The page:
New risograph prints

A couple of new limited edition risograph prints, both of which made their debut at Thought Bubble in September, are now available in my shop along with my other various comics and prints.

Tiger Pouncing From Painting
Fluorescent Orange and Blue on 300gsm Munken Lynx Rough A5 paper.


Three Wishes
Metallic Gold & Purple on grey A5 card


The Tourist


This webcomic was originally serialised on Instagram, improvised strip-by-strip, but it’s been expanded and slightly reworked for posting as a complete story here.

Thanks very much for reading and I hope you enjoyed it!


Dorothy Richardson

I was recently commissioned to produce a short graphic biography of the trailblazing writer Dorothy Richardson.


Even though she’s not quite a household name like contemporaries Marcel Proust or James Joyce, her writing (in particular the thirteen-book novel sequence Pilgrimage that became her life’s work) is now seen as an important keystone of modernism. Pilgrimage was deeply experimental in its style, and its semi-autobiographical narrative reflected the female experience in the bustling, artistically vibrant and politically charged London of the early twentieth century. It’s fascinating in many ways.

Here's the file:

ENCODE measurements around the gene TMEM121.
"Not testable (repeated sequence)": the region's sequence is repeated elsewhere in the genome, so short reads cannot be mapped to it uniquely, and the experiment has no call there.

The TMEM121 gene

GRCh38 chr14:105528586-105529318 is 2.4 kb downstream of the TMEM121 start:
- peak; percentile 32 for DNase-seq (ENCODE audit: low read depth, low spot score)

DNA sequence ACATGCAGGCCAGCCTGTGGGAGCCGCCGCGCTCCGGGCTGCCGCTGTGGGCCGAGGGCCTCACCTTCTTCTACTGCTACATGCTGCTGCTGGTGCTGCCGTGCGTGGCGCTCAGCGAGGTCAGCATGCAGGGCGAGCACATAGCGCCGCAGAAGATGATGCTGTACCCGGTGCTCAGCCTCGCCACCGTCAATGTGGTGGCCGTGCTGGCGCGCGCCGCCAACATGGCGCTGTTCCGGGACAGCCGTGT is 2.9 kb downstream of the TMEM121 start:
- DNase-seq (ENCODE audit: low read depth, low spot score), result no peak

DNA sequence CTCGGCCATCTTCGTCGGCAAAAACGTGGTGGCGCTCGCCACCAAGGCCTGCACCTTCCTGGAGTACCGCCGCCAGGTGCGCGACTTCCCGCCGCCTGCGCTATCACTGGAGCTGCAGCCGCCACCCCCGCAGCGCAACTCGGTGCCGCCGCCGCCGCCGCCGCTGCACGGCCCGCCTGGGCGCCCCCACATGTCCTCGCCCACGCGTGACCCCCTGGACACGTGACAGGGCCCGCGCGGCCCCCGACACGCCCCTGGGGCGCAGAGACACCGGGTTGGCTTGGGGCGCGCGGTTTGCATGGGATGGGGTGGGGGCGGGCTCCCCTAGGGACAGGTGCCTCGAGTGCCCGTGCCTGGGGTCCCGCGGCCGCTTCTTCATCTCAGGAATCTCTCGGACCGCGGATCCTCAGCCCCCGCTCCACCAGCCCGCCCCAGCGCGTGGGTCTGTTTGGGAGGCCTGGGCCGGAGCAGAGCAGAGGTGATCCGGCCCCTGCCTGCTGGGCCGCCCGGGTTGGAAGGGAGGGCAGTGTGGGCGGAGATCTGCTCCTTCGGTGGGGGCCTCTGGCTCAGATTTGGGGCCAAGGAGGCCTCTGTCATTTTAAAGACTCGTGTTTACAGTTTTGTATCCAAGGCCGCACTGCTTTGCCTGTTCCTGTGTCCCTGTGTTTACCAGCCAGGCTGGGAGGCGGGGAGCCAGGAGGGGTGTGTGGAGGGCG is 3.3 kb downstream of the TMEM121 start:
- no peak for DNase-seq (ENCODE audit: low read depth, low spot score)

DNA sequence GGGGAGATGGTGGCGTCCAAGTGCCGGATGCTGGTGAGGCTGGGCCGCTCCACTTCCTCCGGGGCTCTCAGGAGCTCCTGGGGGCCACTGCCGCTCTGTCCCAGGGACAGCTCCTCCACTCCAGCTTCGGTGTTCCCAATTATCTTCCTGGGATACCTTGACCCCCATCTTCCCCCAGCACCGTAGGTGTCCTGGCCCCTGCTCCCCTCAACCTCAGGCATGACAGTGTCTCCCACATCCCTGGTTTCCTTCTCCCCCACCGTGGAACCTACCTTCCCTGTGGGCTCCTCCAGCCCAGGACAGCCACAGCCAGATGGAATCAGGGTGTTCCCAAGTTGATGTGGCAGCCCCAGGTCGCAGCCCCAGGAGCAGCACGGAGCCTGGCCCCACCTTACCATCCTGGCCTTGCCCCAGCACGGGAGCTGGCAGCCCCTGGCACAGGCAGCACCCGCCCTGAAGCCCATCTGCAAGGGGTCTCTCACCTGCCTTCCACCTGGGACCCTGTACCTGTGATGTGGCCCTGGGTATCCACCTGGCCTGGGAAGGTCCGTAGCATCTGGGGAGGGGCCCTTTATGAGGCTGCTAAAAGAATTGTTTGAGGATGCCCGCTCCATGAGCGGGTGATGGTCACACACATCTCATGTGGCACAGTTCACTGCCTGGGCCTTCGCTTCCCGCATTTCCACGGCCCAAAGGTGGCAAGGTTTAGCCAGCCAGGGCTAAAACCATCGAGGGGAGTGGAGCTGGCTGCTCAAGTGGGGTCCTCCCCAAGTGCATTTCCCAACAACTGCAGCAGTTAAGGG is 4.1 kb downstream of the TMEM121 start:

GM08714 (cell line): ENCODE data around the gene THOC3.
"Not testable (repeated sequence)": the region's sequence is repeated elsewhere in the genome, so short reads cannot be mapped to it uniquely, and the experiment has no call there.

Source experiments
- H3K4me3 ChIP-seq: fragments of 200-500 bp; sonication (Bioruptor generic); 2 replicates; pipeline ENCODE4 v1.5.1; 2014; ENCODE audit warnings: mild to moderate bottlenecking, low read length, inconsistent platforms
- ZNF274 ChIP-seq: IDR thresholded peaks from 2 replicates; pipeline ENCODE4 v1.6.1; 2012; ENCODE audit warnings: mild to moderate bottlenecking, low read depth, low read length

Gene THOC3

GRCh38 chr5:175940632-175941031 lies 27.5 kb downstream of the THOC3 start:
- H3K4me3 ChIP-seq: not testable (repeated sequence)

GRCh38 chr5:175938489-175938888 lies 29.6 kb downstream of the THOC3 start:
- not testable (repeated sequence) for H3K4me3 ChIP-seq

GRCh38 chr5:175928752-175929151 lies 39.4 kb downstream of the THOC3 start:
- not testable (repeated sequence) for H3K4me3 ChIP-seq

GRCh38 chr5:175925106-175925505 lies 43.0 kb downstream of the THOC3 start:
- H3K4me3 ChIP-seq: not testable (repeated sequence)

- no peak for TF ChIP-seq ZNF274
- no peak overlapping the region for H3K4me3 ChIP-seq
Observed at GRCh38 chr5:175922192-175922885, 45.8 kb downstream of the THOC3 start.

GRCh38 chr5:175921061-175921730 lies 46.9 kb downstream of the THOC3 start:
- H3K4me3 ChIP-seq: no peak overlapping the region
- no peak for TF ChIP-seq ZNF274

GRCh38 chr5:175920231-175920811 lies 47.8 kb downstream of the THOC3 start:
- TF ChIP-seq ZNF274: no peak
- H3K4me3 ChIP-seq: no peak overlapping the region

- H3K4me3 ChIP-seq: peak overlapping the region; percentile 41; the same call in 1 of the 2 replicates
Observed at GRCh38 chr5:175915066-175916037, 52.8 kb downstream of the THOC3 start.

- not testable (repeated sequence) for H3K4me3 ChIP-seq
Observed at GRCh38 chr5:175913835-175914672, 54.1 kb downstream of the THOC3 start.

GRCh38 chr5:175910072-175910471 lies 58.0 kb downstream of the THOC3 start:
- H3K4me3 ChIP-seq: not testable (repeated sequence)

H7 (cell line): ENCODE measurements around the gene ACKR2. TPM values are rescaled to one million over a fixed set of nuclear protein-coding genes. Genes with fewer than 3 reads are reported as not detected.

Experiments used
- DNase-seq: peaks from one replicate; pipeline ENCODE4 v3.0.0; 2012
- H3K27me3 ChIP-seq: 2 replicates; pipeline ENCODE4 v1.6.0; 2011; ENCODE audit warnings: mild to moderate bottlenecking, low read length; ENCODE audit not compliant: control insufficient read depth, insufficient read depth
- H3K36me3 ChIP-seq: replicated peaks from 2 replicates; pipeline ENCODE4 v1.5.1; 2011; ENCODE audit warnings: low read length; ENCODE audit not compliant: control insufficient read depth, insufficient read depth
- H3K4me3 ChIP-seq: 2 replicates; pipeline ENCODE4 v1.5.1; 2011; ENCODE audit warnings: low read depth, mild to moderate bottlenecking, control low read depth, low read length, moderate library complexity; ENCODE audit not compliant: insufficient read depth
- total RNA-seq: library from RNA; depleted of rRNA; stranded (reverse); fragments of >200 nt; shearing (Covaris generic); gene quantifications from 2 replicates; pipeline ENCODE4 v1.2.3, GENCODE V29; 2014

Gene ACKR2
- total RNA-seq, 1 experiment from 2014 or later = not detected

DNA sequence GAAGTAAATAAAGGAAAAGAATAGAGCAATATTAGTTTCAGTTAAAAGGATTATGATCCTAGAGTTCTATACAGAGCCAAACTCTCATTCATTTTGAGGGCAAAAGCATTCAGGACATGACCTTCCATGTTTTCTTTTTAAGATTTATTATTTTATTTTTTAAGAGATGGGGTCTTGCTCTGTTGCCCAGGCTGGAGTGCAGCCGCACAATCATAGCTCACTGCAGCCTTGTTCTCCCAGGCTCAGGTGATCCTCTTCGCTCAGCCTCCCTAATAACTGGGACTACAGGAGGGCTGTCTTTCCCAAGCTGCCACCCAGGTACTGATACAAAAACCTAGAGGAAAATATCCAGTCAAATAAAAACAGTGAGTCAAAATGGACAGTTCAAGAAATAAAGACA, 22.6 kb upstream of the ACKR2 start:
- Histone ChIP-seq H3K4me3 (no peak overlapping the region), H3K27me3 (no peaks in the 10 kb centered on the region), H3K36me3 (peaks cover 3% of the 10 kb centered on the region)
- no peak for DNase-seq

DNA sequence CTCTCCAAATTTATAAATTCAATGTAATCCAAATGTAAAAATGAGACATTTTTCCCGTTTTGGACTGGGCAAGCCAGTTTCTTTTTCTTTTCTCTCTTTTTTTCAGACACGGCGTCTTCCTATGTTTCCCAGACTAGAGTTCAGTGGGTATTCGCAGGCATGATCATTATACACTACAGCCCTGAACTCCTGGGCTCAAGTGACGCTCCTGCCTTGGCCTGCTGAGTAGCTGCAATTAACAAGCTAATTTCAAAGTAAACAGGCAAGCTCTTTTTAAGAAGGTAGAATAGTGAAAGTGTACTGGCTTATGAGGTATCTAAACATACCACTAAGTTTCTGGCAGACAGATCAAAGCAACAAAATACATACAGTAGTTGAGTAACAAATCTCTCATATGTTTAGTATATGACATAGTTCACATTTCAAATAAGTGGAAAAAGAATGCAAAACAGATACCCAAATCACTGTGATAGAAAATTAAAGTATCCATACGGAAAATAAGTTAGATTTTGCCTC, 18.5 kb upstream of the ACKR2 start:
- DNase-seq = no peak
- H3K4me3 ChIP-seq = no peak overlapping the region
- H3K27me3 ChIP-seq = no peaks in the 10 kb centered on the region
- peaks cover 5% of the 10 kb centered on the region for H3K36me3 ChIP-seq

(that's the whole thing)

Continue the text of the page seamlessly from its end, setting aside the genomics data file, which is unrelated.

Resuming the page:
After familiarising myself with Dorothy’s life, it was a fun challenge to condense it into just four pages of comics, weaving in references to episodes from Pilgrimage where possible. Hopefully the result is a good introduction to her.

I chose to design the comic as a three-colour risograph print, which gave me the opportunity to experiment with a few techniques. It was printed by Joseph the risograph wizard at The Holodeck in Birmingham on recycled papers, and I’m delighted with the results:

The comic coincides with a series of exhibitions about Richardson, and anticipates some new scholarly editions of her work and letters, to be published by Oxford University Press over the next year or so.

This blog post by Dr Adam Guy (who devised the exhibition and proposed the idea of a tie-in comic) is well worth a read, and you can find out more about Dorothy Richardson here.

Thanks to the Dorothy Richardson Editions Project, and the Arts and Humanities Research Council.